Lastly, you still seem to be fixated on the 2003 election. You obviously read the Review every week, so you should be fully aware of the fact that you and your coalition won in April of 2003. Yet still, to this day, you act as though your agenda and vision for this village cannot come to fruition because our side of the dais is preventing you from fulfilling some non-existent plan you have yet to unveil.

As children, we all learned the Golden Rule, “Do unto others as you would have others do unto you”. There also exists a 2nd, more pessimistic variation on the Golden Rule that goes something like this; “He who has the Gold, Rules.” Mr. Mayor, you have the Gold so you Rule. Your Gold is the 3 votes you control on the village council.

At about the same age most learned the 1st Golden Rule, we also learned the 2nd, that 3 is bigger than 2. We see this rule applied in many simple ways. For example, in the game of cards, a 3 always beats a 2. In the financial world, three dollars is more than two dollars. In politics, majority rules and with our five-member council, three, no different than the preceding examples, will always beat two. What have myself and Commissioner Steinbach done since being elected in 2003 you ask? We can only accomplish that which you, the ruler of the majority, allow us to accomplish. I have come to accept this as the rule. You do not need our permission for anything. We need your permission for everything Mr. Mayor, and everyone knows it. In the 3 plus years that I have served with you on this council, you have refused to set politics aside and, as a true leader would, build consensus. You have your 3 votes and that has been good enough for you. This, Anthony T. Calderone, has been your greatest failure as our Mayor. In spite of the numerous roadblocks you have laid for the “minority”, we have still accomplished significant and worthwhile tasks for the residents of this village. I look forward to the day when you and me will debate these issues, one on one and face to face.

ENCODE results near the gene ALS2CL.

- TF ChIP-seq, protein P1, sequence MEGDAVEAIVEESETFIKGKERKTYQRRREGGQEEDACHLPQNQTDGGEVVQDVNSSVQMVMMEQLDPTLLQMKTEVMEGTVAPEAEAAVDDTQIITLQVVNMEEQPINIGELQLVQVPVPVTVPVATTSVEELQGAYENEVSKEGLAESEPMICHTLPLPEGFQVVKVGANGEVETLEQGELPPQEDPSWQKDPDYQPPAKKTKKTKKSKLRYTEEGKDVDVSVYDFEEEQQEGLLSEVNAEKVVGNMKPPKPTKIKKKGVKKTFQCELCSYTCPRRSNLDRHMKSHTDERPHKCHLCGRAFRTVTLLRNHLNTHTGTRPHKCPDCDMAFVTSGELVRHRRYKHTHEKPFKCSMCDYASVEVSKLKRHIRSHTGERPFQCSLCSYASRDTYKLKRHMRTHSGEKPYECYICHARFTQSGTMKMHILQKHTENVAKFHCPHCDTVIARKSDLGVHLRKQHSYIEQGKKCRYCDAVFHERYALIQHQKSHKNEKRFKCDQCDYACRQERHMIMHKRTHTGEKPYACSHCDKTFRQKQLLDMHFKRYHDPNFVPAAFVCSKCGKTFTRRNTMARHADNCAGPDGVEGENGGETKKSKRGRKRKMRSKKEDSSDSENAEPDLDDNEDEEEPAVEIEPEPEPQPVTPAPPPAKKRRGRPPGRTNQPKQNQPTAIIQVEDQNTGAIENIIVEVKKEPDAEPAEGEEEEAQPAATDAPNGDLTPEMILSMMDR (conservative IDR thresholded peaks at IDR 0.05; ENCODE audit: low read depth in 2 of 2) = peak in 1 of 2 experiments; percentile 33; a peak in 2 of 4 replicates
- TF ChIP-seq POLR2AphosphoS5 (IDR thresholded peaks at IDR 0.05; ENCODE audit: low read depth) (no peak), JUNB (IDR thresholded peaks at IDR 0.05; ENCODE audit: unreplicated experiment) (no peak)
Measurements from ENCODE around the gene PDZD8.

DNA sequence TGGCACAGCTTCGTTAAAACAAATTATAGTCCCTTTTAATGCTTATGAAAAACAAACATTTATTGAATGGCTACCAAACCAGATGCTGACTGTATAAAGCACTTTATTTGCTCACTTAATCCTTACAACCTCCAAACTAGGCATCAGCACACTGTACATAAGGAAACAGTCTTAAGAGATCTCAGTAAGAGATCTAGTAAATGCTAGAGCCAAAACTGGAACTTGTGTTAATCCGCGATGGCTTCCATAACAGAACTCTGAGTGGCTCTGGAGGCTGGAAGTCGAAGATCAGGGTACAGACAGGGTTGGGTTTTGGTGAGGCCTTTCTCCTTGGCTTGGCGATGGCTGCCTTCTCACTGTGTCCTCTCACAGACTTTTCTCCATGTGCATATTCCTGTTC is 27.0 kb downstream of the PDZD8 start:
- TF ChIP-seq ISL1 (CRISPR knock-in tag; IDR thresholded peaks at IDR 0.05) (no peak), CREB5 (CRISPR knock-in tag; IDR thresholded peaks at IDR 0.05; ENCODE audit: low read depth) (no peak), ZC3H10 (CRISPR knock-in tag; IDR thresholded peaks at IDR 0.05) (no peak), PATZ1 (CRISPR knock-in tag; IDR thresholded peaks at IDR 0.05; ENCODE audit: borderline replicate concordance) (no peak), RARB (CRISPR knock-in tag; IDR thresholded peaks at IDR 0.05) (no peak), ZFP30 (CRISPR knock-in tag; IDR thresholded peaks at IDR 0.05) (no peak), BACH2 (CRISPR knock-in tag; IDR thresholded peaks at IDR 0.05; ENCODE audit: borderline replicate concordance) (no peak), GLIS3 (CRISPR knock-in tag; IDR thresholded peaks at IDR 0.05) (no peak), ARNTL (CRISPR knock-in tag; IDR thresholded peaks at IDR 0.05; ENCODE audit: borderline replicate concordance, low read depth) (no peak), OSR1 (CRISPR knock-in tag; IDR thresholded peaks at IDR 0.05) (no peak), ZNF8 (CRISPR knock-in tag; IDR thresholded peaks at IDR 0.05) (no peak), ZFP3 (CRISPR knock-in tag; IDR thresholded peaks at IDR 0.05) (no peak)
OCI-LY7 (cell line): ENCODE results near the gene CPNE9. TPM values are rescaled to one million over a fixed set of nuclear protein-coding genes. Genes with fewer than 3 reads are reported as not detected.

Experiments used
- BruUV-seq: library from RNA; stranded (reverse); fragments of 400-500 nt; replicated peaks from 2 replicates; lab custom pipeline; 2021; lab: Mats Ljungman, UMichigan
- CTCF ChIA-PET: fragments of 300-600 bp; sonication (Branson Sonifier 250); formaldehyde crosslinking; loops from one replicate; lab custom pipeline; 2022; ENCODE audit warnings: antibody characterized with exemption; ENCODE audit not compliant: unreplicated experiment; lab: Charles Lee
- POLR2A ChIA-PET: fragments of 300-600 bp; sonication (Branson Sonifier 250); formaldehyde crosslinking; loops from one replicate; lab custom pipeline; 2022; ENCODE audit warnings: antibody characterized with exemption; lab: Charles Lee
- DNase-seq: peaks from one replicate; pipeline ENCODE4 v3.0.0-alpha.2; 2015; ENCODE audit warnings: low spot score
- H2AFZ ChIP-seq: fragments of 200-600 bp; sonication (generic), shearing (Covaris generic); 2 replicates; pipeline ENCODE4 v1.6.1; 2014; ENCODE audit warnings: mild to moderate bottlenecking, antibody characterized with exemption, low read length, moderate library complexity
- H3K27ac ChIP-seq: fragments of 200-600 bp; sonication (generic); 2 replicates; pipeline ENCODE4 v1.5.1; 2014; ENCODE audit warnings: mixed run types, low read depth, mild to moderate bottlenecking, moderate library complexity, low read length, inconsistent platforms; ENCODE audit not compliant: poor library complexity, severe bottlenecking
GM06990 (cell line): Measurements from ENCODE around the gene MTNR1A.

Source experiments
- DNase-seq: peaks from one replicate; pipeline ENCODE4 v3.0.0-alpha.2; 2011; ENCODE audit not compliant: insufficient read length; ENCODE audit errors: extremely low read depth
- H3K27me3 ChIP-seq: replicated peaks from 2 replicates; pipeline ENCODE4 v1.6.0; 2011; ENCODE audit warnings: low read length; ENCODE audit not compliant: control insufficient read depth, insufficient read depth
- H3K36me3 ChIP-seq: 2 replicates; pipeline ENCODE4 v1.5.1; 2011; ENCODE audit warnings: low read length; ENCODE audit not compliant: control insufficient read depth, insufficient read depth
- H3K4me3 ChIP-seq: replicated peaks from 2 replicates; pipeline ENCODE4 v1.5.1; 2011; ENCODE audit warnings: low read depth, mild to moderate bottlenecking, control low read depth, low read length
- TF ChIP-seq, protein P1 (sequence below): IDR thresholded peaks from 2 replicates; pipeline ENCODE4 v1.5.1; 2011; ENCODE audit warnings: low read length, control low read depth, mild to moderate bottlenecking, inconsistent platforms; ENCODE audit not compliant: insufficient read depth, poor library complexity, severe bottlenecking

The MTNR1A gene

Patrick J. Doolin
Commissioner

Criticism of commissioners is short-sighted
After reading Mayor Calderone’s response to Mr. Dwyer’s column last week, I thought I would put in my two cents too. I wonder if Mr. Dwyer lives in the same town I do? A few columns back, I remember reading he is a recent transplant from Oak Park. Maybe he got his sense of distrust and his negative energy there and brought it with him?

It is easy to criticize all of our current commissioners and mayor if you look only at the last two controversial and difficult years. But, if you have lived here at least 10 years or more, you cannot help but be amazed at the distance this village has come in so many ways.

And it hasn’t been just a coincidence. It has happened through the efforts of the mayor and the commissioners, who work very hard and give many hours of their own time for very little reward. Your paper has a history of giving a lot of ink to people with so little to say, such as Mr. Dwyer. What an ugly way to sell newspapers.

Michael Thorp


Mayor proved Dwyer’s points

I read Mayor Calderone’s response to Bill Dwyer’s opinion piece from a few weeks ago, and read and read more, as it spilled across three pages of the paper. As a former longtime resident and Op-Ed columnist (who received his share of hate mail) for this paper, I was struck by the fact that the mayor missed much of the point.

First, Mr. Dwyer’s column sits under the bold header of “opinion.” It’s his alone, and not that of the publisher, Mr. Haley. I’m sure Old Mayor Daley sent similar missives to the Sun-Times in reaction to Mike Royko. And, for the record, it was a scathing piece that Dwyer wrote, but a good one, one that was also thought-provoking. The mayor would’ve been better served to use the ink to explain why the village seems mired in petty issues, [or to] detail how he’s prepared to address the real challenges the town currently faces.